If the boys were in swimming or sliding, or engaged in any other amusement and discovered by Master Galvin, he joined them, and fifty years ago, his little speeches were repeated, and acts described, but now allusion to him is seldom heard.
      Mr. Chapman relates two stories that are worth telling.  One was told to him by a woman, a Mrs. Eleanor (Tate) Jordan who lived at the time of their meeting in Gorham, but as a girl was a student of Timothy Galvin. Mrs. Jordan was born and lived in Stroudwater Village and described the School Master's 'pranks.'  

     It seems the class was having what we know as a spelling bee, but before beginning, Master Galvin took her aside and told her how he wanted her to spell the word 'grape'. When the time came, Master Galvin asked the class to spell the word 'grape' in Irish. When they all failed. he called up Eleanor to spell the word, and she did:  "po-ta-to; potato!"  "That's right," said he "take the head of the class."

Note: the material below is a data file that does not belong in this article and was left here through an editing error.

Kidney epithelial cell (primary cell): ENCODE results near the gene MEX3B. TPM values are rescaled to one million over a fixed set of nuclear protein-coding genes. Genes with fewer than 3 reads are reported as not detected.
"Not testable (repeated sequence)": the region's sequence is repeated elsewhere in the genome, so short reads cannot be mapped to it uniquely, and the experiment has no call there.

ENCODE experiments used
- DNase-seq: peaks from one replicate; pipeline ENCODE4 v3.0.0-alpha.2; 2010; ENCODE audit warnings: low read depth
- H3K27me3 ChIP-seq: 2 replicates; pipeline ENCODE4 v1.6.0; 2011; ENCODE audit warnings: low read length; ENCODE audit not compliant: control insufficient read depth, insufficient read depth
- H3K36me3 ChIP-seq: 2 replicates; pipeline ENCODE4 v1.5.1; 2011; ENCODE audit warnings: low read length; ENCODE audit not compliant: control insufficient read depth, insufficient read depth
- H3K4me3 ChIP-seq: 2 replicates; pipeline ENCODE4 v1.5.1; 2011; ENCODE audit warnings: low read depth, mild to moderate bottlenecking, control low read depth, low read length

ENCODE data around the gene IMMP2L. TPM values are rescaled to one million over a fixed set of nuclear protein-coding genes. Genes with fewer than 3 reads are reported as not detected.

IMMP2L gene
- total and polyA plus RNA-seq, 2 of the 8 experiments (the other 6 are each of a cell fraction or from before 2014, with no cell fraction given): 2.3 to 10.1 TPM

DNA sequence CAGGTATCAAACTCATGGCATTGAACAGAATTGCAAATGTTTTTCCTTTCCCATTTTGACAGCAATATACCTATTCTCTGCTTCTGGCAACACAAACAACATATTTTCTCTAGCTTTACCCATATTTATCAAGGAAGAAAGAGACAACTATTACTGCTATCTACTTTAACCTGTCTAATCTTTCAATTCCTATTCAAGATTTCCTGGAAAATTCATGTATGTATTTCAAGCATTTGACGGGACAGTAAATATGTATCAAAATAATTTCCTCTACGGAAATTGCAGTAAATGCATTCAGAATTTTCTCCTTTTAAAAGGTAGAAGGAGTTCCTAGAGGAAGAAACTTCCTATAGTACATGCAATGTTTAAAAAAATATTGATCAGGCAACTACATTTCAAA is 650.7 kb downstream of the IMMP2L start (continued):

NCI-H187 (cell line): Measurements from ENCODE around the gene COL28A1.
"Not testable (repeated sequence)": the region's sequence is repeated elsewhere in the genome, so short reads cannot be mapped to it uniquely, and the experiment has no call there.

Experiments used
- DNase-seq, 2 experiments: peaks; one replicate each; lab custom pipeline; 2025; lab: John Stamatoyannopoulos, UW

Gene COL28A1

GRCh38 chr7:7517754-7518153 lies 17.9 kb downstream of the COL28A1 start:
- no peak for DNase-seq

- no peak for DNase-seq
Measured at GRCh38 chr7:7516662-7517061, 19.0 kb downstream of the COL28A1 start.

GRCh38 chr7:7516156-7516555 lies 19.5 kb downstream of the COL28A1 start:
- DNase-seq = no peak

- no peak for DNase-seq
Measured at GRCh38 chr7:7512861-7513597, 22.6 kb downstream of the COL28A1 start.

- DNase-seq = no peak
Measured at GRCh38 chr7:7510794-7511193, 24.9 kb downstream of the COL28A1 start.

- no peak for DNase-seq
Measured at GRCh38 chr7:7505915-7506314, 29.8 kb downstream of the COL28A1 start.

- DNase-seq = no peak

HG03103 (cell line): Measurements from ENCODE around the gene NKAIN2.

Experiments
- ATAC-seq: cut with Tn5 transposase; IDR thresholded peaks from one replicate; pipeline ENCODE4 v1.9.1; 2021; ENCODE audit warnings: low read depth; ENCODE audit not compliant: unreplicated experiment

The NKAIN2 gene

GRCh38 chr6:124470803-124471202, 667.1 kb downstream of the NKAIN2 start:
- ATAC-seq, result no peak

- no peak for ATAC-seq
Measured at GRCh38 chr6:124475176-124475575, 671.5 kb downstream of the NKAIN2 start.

I learn that he (Master Galvin) once informed his scholars that when a person stands back to a stove, with hands back of himself, palms out, with fingers turned up like fish hooks, it is no harm to place a coal of fire in them.  So he was observed in the position and one of the large boys crept up behind him stealthily, dropped a live coal in one of his hands and returned to his seat.  He said, "The teaching justifies the example. 

I am so delighted that these stories survived for the telling.  Over the last few years of writing this blog with the purpose of preserving what little remains of the life stories of the residents of that early East Deering Village, finding "Grandpa's Scrapbook"  in this re-formatted version is a gift.  

     In my earlier writing I was only able to find two names of the Galvin children:  Harriot 1800 - 1805, and a son, George Ilsley Galvin c. 1797 - 1841. Leonard Bond Chapman includes the names and a bit more about three others.  They are Eliza, Edward and Thomas P. Galvin.  I will write more about what I've learned about these off-spring in another post as well as information about Timothy's property and his activities in the town.